The photo opportunities were many – frost on trees and hoarfrost at the surface, creating images full of texture. While down on knees photographing the hoarfrost, I became engrossed in the miniature world, much like the sensation when snorkeling among colorful fish and other sea life; it took a minute to adjust to the world-at-large when I stood up. When we tired of the constant crossings, we made our way to the other side of the valley and up to the well-trodden Snow Lake Trail. Although the photo opportunities were fewer, it was a much needed break on the trip; the outing had been rated as Easy and so far there was very little about the trip that fit that description. Being on the trail was like a vacation, until that also came to an end.
doing his own thing... on skis

The leader decided to get off the trail and head down through the woods, a great idea, until we realized that meant we would have to cross the river as it was gaining steam. A couple of us "made like girls and did the sensible thing", backtracking up to the trail, finding more of photographic interest lower on the trail, including multiple waterfalls and fog in the valley.

Friday, November 14, 2014

So what is Coffeeneuring anyway?

I was recently made aware by a friend that I had neglected to explain the term, "coffeeneuring" fully. He assumed I had made it up and it was similar to canyoneering. While somebody did coin the term, I can't take the credit. It has origins in both Seattle and Washington, DC and ties into the sport of Randonneuring.

Randonneuring, a little-known sport in cycling. It comes from the French and is basically long-distance cycling (100 to 1,000K) with lots and lots of rules. The main rule is that there is a time limit, within which all of your activities must be contained: cycling, eating, sleeping, peeing, etc. The "Randos", as they are referred to, love pedaling their bicycles and ride during the day and through the night, sometimes sleeping in phone booths or in the back of 7-Elevens (true stories from a rando friend). I once participated in a rando event called the Wine Country Populaire. It could be described as Rando Lite, as the distance was very manageable (100K – 60 miles) and we slept in beds at the end of the day. I think the organizers were just hoping to gain a few more recruits to head down the slippery road of randonneuring; something about riding these long distances makes them very, very nice people. Almost too nice.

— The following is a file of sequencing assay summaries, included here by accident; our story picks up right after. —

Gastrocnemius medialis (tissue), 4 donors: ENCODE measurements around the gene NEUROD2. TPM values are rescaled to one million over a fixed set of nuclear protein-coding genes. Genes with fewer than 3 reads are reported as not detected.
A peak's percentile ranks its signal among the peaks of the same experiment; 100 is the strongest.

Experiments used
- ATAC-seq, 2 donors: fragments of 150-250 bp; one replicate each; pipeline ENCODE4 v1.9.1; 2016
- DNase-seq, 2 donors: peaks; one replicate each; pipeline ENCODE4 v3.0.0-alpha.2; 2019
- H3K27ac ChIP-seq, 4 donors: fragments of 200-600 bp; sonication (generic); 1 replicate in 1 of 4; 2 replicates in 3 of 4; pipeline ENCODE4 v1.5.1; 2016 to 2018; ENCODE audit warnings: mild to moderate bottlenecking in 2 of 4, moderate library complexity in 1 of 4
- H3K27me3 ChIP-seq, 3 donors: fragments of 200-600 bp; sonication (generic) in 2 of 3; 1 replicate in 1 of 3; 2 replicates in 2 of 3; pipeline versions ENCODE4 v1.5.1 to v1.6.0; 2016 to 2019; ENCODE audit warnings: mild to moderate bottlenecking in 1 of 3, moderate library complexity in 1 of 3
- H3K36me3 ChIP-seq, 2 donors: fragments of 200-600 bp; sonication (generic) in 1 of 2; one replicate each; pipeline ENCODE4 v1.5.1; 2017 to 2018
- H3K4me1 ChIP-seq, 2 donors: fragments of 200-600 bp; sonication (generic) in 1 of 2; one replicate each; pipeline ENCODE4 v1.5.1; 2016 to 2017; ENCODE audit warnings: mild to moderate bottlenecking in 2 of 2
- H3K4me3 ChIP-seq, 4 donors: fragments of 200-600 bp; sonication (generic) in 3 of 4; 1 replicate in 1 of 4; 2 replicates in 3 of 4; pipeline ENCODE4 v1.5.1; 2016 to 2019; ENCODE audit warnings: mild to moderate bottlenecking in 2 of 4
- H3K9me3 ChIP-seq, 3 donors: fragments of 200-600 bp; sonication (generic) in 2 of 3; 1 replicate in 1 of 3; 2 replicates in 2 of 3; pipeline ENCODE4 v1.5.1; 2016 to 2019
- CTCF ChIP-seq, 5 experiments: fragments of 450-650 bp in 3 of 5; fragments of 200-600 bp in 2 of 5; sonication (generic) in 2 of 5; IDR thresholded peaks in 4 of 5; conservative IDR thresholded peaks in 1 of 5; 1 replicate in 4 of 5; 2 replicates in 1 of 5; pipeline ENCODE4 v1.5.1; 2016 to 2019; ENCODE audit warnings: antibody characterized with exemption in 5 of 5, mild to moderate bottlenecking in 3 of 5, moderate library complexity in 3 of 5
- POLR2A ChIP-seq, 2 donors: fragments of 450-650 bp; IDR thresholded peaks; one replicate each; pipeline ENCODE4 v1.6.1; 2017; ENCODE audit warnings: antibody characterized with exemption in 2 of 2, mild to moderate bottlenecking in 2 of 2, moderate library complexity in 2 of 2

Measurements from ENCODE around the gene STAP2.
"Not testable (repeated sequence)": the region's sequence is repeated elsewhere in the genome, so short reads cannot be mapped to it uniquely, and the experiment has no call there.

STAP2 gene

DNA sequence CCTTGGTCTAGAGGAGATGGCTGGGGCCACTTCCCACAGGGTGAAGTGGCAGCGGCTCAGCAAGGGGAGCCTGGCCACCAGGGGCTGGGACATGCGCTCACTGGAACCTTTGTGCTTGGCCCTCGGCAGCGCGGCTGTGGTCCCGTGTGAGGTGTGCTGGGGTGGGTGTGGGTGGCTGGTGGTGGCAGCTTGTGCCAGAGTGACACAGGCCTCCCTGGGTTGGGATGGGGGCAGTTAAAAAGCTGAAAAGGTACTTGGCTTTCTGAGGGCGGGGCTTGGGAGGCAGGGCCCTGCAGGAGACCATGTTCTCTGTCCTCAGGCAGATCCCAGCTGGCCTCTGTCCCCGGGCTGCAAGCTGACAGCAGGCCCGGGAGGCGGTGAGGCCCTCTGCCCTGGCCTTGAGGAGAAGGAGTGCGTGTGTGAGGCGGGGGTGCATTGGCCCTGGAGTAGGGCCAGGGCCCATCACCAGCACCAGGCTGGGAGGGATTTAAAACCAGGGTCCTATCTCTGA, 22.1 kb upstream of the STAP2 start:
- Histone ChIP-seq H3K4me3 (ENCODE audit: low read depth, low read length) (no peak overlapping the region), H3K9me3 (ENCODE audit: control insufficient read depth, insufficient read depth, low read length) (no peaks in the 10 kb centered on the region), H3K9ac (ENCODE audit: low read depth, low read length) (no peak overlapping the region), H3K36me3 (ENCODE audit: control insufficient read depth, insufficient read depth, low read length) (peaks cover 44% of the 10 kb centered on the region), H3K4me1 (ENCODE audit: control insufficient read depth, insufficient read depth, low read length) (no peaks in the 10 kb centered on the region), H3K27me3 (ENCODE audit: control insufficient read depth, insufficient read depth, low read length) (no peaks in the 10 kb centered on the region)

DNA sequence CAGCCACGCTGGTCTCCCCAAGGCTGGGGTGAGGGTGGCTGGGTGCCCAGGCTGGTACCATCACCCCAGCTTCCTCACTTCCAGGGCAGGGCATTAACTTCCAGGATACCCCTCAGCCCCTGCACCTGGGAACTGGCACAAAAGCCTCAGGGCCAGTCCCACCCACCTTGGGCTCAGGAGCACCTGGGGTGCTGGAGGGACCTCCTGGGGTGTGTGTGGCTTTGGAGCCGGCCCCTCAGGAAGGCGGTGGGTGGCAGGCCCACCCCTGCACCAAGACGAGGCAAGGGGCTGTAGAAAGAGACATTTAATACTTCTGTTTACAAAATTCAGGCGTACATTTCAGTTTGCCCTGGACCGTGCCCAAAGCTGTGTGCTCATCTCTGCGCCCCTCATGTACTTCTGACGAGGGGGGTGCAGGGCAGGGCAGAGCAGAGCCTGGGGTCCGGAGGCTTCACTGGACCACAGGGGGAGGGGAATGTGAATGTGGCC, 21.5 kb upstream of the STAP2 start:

Back to the subject at hand... these rando people sometimes like to take it easy, if you can imagine that. They ride over hill and dale through the day and night, but then tootle down the street (still on their bikes, of course) to a coffee shop to perk themselves up. That is where Coffeeneuring was born – what randonneurs do when they're not out completing their bajillion-mile rides. Joe Platzner, a Seattle Randonneur, was quoted as saying, "A bunch of us have trained pretty hard for PBP (Paris-Brest-Paris). After PBP, I'm probably going to lobby RUSA for an official "Coffee Shop Run" medal. To earn it, you need to ride your bike slowly to a nearby coffee shop and enjoy a fine beverage." Shortly thereafter, a randonneur in DC coined the term "Coffeeneur".

Of course, Coffeeneuring has rules, too, though not nearly as stringent as the Rando version. Plus, there's a commemorative patch for all my hard work at the end, which is produced the the author of Chasing Mailboxes.